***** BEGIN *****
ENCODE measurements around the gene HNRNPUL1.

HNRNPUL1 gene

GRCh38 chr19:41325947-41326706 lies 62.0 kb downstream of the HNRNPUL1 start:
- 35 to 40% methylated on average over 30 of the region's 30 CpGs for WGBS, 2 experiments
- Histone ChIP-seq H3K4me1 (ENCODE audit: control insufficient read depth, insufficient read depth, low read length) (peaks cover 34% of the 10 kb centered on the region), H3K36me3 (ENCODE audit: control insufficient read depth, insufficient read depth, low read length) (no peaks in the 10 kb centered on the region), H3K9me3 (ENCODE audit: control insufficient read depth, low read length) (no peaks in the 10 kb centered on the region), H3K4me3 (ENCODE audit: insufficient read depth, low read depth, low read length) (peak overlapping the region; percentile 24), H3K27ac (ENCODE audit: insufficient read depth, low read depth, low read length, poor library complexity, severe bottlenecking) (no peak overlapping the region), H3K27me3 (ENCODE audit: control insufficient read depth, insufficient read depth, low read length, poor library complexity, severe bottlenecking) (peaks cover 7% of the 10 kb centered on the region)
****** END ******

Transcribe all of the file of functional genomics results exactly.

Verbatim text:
ENCODE measurements around the gene HNRNPUL1.

HNRNPUL1 gene

GRCh38 chr19:41325947-41326706 lies 62.0 kb downstream of the HNRNPUL1 start:
- 35 to 40% methylated on average over 30 of the region's 30 CpGs for WGBS, 2 experiments
- Histone ChIP-seq H3K4me1 (ENCODE audit: control insufficient read depth, insufficient read depth, low read length) (peaks cover 34% of the 10 kb centered on the region), H3K36me3 (ENCODE audit: control insufficient read depth, insufficient read depth, low read length) (no peaks in the 10 kb centered on the region), H3K9me3 (ENCODE audit: control insufficient read depth, low read length) (no peaks in the 10 kb centered on the region), H3K4me3 (ENCODE audit: insufficient read depth, low read depth, low read length) (peak overlapping the region; percentile 24), H3K27ac (ENCODE audit: insufficient read depth, low read depth, low read length, poor library complexity, severe bottlenecking) (no peak overlapping the region), H3K27me3 (ENCODE audit: control insufficient read depth, insufficient read depth, low read length, poor library complexity, severe bottlenecking) (peaks cover 7% of the 10 kb centered on the region)